What about our girls, ask Afghans

KABUL - The global attention bestowed on a Pakistani schoolgirl shot by the Taleban has sparked outcry amongst many Afghans dismayed by what they say is the unequal response to the plight of their women and children.

By (Reuters)

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Published: Tue 23 Oct 2012, 8:29 PM

Last updated: Fri 3 Apr 2015, 1:23 PM

Malala Yousufzai, shot by Taleban gunmen for advocating girls’ education, was flown from Pakistan to Britain to receive treatment after the attack this month which drew widespread condemnation and an international outpouring of support .

“Every day an Afghan girl is abused, raped, has acid thrown on her face and mutilated. Yet no one remembers or acknowledges these girls,” Elay Ershad, who represents the nomadic Kuchi people in Afghan parliament, said.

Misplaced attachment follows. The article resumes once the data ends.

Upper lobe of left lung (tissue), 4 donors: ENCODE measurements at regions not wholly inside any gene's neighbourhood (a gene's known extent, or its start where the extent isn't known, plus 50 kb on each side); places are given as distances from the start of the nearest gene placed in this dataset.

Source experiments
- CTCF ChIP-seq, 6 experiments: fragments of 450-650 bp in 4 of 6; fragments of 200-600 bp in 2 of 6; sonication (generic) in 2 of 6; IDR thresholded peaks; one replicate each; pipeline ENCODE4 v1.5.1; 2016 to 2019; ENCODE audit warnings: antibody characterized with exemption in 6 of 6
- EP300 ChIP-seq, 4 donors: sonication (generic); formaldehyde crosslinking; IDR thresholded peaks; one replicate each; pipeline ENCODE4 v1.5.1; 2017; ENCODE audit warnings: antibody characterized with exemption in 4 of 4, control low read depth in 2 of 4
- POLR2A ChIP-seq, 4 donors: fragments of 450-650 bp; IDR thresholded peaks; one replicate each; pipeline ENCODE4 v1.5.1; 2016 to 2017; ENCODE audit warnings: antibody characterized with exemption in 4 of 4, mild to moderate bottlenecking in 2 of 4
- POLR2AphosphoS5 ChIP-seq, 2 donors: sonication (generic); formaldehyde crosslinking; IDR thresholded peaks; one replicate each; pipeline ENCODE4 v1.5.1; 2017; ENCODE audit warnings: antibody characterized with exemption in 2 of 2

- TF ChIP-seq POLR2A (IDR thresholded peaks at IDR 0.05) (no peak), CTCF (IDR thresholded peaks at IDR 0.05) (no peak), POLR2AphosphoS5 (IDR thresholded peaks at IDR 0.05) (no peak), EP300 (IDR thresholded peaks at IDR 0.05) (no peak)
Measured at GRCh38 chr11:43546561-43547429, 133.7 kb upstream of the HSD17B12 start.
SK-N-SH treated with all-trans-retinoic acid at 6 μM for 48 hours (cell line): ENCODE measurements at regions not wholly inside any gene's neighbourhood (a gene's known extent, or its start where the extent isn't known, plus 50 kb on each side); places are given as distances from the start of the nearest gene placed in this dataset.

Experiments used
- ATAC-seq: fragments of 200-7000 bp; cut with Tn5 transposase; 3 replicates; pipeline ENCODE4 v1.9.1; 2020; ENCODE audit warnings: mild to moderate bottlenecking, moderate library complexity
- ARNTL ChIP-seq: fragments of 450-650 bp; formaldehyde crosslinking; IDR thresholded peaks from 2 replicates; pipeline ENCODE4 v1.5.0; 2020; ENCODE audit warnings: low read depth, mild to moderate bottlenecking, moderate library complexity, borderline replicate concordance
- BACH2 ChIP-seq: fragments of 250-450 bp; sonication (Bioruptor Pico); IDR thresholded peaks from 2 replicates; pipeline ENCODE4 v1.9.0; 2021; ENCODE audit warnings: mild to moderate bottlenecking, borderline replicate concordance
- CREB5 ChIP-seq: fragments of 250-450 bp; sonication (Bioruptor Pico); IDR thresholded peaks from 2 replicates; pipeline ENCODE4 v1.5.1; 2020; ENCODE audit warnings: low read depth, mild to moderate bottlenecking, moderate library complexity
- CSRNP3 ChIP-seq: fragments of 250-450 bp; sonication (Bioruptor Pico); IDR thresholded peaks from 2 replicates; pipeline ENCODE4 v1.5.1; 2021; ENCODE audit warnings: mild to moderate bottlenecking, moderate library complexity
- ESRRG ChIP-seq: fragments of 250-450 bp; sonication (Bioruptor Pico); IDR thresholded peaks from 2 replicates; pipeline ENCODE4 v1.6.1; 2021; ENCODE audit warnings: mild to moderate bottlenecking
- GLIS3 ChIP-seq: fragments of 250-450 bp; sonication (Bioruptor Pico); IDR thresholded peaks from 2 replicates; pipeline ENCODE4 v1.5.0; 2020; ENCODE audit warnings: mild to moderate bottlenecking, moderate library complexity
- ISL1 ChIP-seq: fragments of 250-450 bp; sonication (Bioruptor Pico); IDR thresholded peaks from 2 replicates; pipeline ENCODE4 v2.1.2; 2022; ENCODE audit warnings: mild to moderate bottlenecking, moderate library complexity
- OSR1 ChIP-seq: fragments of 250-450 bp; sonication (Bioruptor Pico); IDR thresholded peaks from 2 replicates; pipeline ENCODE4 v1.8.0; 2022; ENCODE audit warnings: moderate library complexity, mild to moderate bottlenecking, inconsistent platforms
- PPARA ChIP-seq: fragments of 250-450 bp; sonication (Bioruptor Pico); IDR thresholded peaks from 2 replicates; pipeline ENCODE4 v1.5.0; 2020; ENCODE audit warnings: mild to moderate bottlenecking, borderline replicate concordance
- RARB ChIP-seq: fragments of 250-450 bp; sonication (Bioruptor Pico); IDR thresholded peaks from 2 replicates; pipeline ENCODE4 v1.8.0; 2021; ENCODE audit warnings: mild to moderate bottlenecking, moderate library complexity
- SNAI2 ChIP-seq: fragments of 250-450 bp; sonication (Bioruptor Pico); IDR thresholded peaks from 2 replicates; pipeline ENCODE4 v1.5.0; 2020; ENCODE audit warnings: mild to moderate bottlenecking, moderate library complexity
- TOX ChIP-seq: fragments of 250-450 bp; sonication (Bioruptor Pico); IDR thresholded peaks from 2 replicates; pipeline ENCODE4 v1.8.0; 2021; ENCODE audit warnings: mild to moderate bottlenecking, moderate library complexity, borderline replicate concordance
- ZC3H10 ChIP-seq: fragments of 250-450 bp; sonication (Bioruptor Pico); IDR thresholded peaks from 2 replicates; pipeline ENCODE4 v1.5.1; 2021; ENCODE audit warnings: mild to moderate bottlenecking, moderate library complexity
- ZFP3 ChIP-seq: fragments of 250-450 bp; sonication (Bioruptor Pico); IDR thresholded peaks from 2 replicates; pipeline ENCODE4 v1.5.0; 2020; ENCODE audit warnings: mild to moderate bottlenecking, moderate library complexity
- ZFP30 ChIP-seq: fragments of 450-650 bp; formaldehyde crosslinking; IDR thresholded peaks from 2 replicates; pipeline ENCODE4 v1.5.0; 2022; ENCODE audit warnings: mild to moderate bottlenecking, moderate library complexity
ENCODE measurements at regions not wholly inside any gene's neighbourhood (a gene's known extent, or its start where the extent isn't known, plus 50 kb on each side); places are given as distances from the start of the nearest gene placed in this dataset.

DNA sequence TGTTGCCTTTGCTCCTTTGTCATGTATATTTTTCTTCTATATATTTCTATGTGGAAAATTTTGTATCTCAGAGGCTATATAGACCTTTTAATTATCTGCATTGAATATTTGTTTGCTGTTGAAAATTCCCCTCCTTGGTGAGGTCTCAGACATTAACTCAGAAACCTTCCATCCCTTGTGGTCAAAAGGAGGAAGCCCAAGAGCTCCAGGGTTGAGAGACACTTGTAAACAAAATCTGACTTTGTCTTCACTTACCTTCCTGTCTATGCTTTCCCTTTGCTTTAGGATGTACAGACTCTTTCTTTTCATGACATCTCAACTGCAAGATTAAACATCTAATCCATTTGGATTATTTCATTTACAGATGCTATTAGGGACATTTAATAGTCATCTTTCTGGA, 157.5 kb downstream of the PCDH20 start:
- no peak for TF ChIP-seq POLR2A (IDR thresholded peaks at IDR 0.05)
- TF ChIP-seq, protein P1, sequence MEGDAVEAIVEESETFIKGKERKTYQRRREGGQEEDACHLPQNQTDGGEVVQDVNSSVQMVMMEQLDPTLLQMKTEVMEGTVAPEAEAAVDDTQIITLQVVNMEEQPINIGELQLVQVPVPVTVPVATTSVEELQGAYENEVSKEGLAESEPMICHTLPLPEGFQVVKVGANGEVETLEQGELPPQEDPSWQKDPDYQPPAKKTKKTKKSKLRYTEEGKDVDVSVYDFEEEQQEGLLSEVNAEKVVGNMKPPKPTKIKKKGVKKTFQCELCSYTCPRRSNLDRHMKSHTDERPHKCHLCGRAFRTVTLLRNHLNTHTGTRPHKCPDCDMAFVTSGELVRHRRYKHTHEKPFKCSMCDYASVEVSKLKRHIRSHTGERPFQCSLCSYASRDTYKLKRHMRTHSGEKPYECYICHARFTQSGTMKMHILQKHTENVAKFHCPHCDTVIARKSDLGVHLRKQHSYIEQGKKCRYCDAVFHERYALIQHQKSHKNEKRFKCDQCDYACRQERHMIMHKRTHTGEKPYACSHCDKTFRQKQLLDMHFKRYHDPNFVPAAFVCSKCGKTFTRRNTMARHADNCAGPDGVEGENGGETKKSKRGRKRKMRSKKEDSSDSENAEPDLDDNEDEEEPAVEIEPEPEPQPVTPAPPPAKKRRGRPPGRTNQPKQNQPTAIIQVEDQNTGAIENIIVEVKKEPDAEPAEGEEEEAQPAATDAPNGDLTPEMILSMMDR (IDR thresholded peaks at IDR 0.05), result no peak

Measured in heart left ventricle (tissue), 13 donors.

Echoing concerns of other prominent Afghan women, Ershad said the government took no real interest in women’s rights, instead using the issue for political gain and currying favour with Western backers, a claim Kabul has dismissed as untrue.

President Hamid Karzai has repeatedly condemned Malal’s shooting, even using it to address women’s rights in his country: “The people of Afghanistan ... see this attempt not only against (Yousufzai) but also against all Afghan girls,” he said.

“If the president does not care about Afghan women in general, why does he suddenly care about Malala?” Ershad asked. “No one (here) ever seeks justice once the television cameras are turned off.”

Karzai has told President Asif Ali Zardari the attack was proof the two needed to tackle a common enemy, a move widely seen as an attempt to soothe ties between the neighbours.

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